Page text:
If You Like….
March 12th, 2012

If you like historical adventure series, you’ll probably like….

– Bernard Cornwell’s Richard Sharpe series, starting with Sharpe’s Rifles, in which our hero rises from the ranks to fight Napoleon on a number of fronts, capturing Imperial Eagles and thwarting French baddies (not to mention that he’s played by Sean Bean in the mini-series);

– George MacDonald Fraser’s Flashman series, in which our eponymous hero (I use the term hero loosely; he’s a cad, a rogue and a bounder) carouses from Afghanistan to Harper’s Ferry, always managing to be there at just the crucial historical moment, getting himself both into trouble and out of it again (my favorite is Royal Flash, Fraser’s Prisoner of Zenda send-up);

– William Dietrich’s Ethan Gage series, starting with Napoleon’s Pyramids, following the fortunes of American adventurer and former Benjamin Franklin protege Ethan Gage as he careens around the Napoleonic world, in search of mysterious ancient artifacts;

– C.S. Forester’s Hornblower series and Patrick O’Brien’s Master and Commander (I’m lumping these together because they’re both nautical and Napoleonic);

– and, of course, how could one leave out Dumas’ Three Musketeers? And their thrilling further adventures: Twenty Years After, The Vicomte De Bragelonne, Louise de la Valliere, and The Man in the Iron Mask?

Which adventure series am I leaving out?



8 Responses to “If You Like….”

  1. Dorothy Dunnett’s Lymond Chronicles? They aren’t precisely adventure novels per se, but there is a lot of adventure in them… plus Lymond is such an irresistible chameleon of a character.

  2. Sheila says:

    Lauren, youo already named my 2 favorites, Sharpe and Flashman. Of course Rhett Butler is an adorable rogue, and although it is only one book, it is almost long enough to be a series. And what’s not tol ove about Gable’s portryal? Just like Sean Bean and Sharpe, made for the role.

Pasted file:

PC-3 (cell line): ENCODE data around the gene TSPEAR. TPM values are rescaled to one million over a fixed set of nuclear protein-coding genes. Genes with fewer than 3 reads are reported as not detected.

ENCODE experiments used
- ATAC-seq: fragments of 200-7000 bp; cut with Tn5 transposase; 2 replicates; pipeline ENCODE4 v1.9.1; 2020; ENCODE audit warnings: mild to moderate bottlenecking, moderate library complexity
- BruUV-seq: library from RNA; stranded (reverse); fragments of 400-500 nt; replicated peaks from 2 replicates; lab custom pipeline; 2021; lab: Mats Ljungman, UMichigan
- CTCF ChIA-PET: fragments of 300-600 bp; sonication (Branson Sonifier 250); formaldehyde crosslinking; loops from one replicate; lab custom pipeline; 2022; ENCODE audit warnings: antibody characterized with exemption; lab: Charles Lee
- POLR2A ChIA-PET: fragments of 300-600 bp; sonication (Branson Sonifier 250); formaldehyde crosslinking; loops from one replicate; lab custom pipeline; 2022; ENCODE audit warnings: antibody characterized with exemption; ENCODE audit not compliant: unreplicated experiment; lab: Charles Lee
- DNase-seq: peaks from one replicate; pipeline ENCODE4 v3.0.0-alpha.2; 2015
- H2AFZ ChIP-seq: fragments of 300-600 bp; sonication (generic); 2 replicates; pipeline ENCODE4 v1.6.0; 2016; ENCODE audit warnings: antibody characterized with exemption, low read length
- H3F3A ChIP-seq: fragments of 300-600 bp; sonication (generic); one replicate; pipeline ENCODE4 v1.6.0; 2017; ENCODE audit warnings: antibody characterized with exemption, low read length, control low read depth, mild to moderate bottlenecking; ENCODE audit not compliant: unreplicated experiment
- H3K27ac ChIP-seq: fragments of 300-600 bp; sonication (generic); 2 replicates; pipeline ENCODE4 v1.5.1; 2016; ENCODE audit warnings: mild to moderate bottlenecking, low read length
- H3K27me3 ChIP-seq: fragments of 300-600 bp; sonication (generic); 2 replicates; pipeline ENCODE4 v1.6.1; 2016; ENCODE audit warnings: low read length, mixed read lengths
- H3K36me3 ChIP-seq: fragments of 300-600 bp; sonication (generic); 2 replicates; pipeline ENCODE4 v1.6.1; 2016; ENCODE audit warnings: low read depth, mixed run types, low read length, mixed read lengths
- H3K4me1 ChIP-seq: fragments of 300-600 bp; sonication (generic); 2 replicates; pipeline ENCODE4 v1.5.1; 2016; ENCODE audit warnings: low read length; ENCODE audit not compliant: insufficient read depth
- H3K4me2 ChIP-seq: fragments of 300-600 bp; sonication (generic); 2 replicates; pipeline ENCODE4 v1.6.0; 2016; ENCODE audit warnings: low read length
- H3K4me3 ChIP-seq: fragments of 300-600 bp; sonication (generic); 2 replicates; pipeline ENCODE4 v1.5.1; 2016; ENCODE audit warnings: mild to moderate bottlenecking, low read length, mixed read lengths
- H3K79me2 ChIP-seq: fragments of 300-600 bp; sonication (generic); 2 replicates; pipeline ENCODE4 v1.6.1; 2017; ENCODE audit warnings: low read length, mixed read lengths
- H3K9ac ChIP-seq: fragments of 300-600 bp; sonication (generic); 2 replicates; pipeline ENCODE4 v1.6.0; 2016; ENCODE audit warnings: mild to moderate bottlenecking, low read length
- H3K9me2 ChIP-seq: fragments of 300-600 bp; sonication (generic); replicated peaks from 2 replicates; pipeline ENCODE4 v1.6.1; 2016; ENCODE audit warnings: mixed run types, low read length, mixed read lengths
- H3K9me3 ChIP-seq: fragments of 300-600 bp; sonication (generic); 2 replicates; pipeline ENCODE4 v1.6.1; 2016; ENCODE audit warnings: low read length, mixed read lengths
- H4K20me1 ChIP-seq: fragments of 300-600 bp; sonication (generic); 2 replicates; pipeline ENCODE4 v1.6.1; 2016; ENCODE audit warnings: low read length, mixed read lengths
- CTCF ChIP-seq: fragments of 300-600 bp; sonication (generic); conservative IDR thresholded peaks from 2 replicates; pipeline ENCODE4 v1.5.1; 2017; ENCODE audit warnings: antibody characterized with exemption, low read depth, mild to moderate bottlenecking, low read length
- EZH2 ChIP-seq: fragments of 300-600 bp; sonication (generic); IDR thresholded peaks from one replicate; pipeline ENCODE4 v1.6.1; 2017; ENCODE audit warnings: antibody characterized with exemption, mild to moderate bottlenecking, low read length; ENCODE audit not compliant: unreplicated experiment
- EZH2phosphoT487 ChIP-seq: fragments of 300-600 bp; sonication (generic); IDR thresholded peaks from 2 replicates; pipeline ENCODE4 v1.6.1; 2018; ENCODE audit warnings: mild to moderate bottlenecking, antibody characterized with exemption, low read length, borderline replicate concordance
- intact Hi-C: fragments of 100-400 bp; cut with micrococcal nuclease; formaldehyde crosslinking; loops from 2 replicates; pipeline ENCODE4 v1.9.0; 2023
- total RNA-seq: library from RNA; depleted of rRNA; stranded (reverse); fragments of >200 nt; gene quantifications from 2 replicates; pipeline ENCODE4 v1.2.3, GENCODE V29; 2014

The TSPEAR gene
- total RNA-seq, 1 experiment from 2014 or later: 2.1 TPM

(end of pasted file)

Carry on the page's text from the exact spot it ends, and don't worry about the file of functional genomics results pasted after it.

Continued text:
3. Steph says:

    Arturo Perez-Reverte’s Captain Alatriste series, which is pretty much Dumas set in Spain under Philip IV. Loads of sword fights, appearances from historical figures from the period, a sinister priest and a femme fatale for the hero’s sidekick to pine after!

  4. Nicole N says:

    It’s YA, and only two books, but Avi’s Beyond the Western Sea is a delightful series about a brother and sister fleeing Famine Ireland and stowing their landlord’s runaway son on board a ship to Boston.

  5. SusanN says:

    Oooh, great topic. I’ve read most of these, including the Musketeers series. But I’ve been putting off Flashman until they’re release as Kindle ebooks. I keep checking. . .

    Series? That knocks out some of my favorite adventure standalones (Rafael Sabatini, Samuel Shellabarger, R.L. Stevenson, etc.). But what about the following authors/books?

    –H. Rider Haggard (Alan Quartermain)
    –David Wood (Dane Maddock)
    –James Rollins (I prefer his standalones, but many people like the Sigma Force Books)
    –Patrick Robinson (Admiral Arnold Morgan)
    –Preston/Child (Agent Pendergast)
    –Clive Cussler (I’ve never read any of his books, but had to toss this in since I have acquaintances who love him)
    –Dewey Lambdin (Alan Lewrie)—and there are tons of other naval adventure series
    –Elizabeth Peters (Amelia Peabody)—would these count? How about Diana Gabaldon?

    There are tons of science fiction and fantasy series that are adventure-oriented, but that may be another post.

  6. jeffrey says:

    Hmmmmm….My English Son-In-Law has the entire Master and Commander collection!

  7. Amy N. says:

    The Ethan Gage series sounds interesting. There’s more Three Musketeers than just THE book? Seriously? Anyone else read them? Darn, I’m still stuck in the Pirates book with Madame Tussaud and Pauline Bonaparte waiting on the pile. I’ve got to hurry up and get out from under this rock… If only I could read for a living.

  8. Amy N. says:

    Holy Cow, Lauren! “Alexandre Dumas (1802-1870) began to focus on historical novels after twenty successful years as a playwright. During his most productive period, from 1841 to 1850, he wrote forty-one novels, twenty-three plays, seven historical novels, and a dozen travel books.”


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